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Dumbing down of Woodworking

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  • Dumbing down of Woodworking

    I have been quite disappointed to see the recent fad in live-edge lumber. Let me explain...

    There appears to be a market for those who take a large slab of live edge wood, sand its two faces, clean up the edges then bolt on a pair of U-shaped legs purchased at a big box store. And then call it finely crafted furniture. And then there are those who go quite a bit further and build a tray into which they lay that slab (the rougher the better, it appears) and pour in copious amount of different coloured resins. And they're very popular.

    Similarly, it's now very fashionable to prepare a small piece of live edge wood, oil it and perhaps shape a handle of some sort at one end and again, call what is austensibly a cutting boards or cheeze tray, "chacuterie" boards. As if changing the name gives it some additional value.

    Now, don't get me wrong. I appreciate the beauty of the wood and how it can be enhanced with resins and oils. I just can't get myself to consider such work fine woodworking and can hardly wait for this fad to disappear.

    Thoughts?
    charlton, Allegrus and 7 others like this.
    All the best,

    Marty

    Secretary of Kingston Wood Artisans Inc. https://kwoodartca.wordpress.com/

    Master Mistake Fixer (because I've made them all... at least once)
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  • #2

    Re: Dumbing down of Woodworking

    This type of cheap work has been around for quite a while I’m afraid. I have had many of these types of fad furniture pieces end up in my inbox asking about making repairs to them or refinishing them. The one possible saving light of the craft that I see (and this is just from my very narrow viewpoint), is the customer who marvels at and appreciates pieces that are truly one-offs, or have things like a hidden drawer that none of their friends IKEA pieces will have, or have been built predominantly with hand tools and have a story of an elite craftsman toiling away on their piece, a story which they then can retell to their friends.
    VIDEOS: www.youtube.com/AWoodworkersLife

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    • #3

      Re: Dumbing down of Woodworking

      I think you've read my mind. George Nakashima (as well as others) has made some beautiful live edge stuff, but almost all I see on the internet is definitely not. And while a well done (most are not) epoxy piece looks great when brand new, they won't stay that way for long. The fact is that a piece will get light scratches, dings, and the color changes of age, otherwise known as patina. Patina looks great on wood, but quite the opposite on plastic.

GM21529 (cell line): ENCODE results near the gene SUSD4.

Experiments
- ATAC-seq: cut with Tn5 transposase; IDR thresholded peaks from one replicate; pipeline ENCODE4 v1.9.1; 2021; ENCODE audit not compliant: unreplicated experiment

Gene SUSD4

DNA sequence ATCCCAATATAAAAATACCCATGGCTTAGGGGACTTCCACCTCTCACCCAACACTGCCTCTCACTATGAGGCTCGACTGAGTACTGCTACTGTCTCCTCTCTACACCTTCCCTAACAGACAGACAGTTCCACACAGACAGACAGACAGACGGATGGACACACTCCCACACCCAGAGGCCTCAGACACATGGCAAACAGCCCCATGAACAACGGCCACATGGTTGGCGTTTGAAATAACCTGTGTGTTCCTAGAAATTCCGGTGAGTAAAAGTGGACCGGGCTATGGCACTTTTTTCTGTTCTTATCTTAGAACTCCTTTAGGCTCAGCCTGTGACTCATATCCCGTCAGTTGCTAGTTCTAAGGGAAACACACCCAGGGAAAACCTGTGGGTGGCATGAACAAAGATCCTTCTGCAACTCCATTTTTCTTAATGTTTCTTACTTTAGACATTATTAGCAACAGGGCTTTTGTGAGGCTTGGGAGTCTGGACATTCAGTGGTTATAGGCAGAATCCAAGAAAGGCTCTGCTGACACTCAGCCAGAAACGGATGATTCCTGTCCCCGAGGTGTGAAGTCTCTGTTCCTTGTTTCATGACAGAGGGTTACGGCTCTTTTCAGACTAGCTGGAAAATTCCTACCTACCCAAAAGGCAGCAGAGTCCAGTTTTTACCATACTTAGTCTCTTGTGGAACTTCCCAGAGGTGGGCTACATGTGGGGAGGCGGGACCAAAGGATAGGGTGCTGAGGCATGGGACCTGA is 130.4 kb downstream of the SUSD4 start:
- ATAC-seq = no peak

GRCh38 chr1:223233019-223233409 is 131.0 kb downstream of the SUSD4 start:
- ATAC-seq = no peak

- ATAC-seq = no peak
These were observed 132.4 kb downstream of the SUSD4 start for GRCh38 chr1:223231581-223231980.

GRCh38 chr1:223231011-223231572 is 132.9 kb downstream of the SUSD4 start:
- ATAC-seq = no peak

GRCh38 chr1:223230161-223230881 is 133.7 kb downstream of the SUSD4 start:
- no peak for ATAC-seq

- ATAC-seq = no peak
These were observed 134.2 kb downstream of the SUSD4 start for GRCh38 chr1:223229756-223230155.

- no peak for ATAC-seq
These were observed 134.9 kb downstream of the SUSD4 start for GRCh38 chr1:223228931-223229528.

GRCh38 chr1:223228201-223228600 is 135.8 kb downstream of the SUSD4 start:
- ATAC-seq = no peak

For example, Black Forest built a beautiful conference room table out of 2 book matched, live edge walnut slabs. The voids around the edges & between the slabs were filled with epoxy. In total, epoxy makes up around 1/3 of the top area. It was beautiful when new, but I was in the dealership a couple of months ago & had a look at the table. Even though it's only a couple of years old & has obviously been cared for, the epoxy parts look terrible. And that's a table built by a shop where the workers have a great deal of skill.

      Every time there's a post on a forum, or a youtube showing off another epoxy/live edge/rustic piece of 'woodworking' I just have to bite my tongue & say nothing at all. So thanks for this thread that has allowed me a bit of a rant.
      smallerstick and Stephan in BC like this.

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      • #4

        Re: Dumbing down of Woodworking

        Art by committee?

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        • #5

          Re: Dumbing down of Woodworking

          I did a live edge bar a year or two ago. I recommended against it to the client, as I thought the fad was nearing its end and would soon appear dated. They just really liked the look though, and I can't blame them.

          You're asking the question "is it serious woodworking" and the answer to that is clearly "no" . But that's not always the governing factor, and indeed, for a lot of people the only question that matters is "do I like the look of it" . And to that end, I, personally, have seen a lot of live edged pieces that I thought looked really cool.

          So so what if they're not advanced woodworking? Not everything needs to be.

          And on the flip side, I've seen a lot of super ornate carved up pieces, French style, cabriole legs, the whole bit, and while I can appreciate the level of skill it takes to make such pieces, I sure wouldn't want one in my home, as I find them way too "busy" and otherwise ugly.

          Anyway, I doubt the trend will last too much longer, and in the meantime I think anything that gets people away from disposable Ikea crap is a step in the right direction - even if it's little more than a small, baby step.
          Kayak Jim and beachburl like this.

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          • #6

            Re: Dumbing down of Woodworking

            Maybe making furniture and woodworking aren’t always necessarily the same thing

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            • #7

              Re: Dumbing down of Woodworking